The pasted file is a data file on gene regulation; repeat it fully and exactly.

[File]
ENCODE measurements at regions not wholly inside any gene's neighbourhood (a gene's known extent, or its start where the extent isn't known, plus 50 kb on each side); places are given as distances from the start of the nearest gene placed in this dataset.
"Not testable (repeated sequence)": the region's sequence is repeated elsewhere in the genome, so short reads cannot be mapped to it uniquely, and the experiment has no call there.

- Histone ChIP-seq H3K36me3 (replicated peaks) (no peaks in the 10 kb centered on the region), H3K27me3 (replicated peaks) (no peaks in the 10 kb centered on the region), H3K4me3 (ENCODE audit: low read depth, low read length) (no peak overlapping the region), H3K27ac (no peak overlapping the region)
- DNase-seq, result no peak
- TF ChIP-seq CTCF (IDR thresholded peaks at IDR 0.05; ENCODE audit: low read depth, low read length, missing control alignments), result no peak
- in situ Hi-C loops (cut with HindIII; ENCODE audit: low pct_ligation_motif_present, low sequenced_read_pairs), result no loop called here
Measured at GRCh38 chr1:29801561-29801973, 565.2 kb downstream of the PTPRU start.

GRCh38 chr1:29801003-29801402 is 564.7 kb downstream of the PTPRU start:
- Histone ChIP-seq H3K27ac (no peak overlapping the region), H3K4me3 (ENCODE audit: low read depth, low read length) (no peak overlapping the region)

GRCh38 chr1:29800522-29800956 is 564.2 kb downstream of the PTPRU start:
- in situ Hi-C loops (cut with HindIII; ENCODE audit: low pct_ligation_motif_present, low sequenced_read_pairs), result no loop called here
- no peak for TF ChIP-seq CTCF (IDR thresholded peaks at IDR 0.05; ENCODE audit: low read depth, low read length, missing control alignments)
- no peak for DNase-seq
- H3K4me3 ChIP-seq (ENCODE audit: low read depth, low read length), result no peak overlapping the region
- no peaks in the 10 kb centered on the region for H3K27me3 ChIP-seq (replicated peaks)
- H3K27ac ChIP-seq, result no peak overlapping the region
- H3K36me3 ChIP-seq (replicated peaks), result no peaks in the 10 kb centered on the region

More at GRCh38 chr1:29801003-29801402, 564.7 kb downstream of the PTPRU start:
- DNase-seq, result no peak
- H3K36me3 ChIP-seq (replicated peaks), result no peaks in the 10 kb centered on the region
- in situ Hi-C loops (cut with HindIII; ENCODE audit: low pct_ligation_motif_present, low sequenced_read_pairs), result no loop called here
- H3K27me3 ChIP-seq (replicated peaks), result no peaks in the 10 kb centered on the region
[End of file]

ENCODE measurements at regions not wholly inside any gene's neighbourhood (a gene's known extent, or its start where the extent isn't known, plus 50 kb on each side); places are given as distances from the start of the nearest gene placed in this dataset.
"Not testable (repeated sequence)": the region's sequence is repeated elsewhere in the genome, so short reads cannot be mapped to it uniquely, and the experiment has no call there.

- Histone ChIP-seq H3K36me3 (replicated peaks) (no peaks in the 10 kb centered on the region), H3K27me3 (replicated peaks) (no peaks in the 10 kb centered on the region), H3K4me3 (ENCODE audit: low read depth, low read length) (no peak overlapping the region), H3K27ac (no peak overlapping the region)
- DNase-seq, result no peak
- TF ChIP-seq CTCF (IDR thresholded peaks at IDR 0.05; ENCODE audit: low read depth, low read length, missing control alignments), result no peak
- in situ Hi-C loops (cut with HindIII; ENCODE audit: low pct_ligation_motif_present, low sequenced_read_pairs), result no loop called here
Measured at GRCh38 chr1:29801561-29801973, 565.2 kb downstream of the PTPRU start.

GRCh38 chr1:29801003-29801402 is 564.7 kb downstream of the PTPRU start:
- Histone ChIP-seq H3K27ac (no peak overlapping the region), H3K4me3 (ENCODE audit: low read depth, low read length) (no peak overlapping the region)

GRCh38 chr1:29800522-29800956 is 564.2 kb downstream of the PTPRU start:
- in situ Hi-C loops (cut with HindIII; ENCODE audit: low pct_ligation_motif_present, low sequenced_read_pairs), result no loop called here
- no peak for TF ChIP-seq CTCF (IDR thresholded peaks at IDR 0.05; ENCODE audit: low read depth, low read length, missing control alignments)
- no peak for DNase-seq
- H3K4me3 ChIP-seq (ENCODE audit: low read depth, low read length), result no peak overlapping the region
- no peaks in the 10 kb centered on the region for H3K27me3 ChIP-seq (replicated peaks)
- H3K27ac ChIP-seq, result no peak overlapping the region
- H3K36me3 ChIP-seq (replicated peaks), result no peaks in the 10 kb centered on the region

More at GRCh38 chr1:29801003-29801402, 564.7 kb downstream of the PTPRU start:
- DNase-seq, result no peak
- H3K36me3 ChIP-seq (replicated peaks), result no peaks in the 10 kb centered on the region
- in situ Hi-C loops (cut with HindIII; ENCODE audit: low pct_ligation_motif_present, low sequenced_read_pairs), result no loop called here
- H3K27me3 ChIP-seq (replicated peaks), result no peaks in the 10 kb centered on the region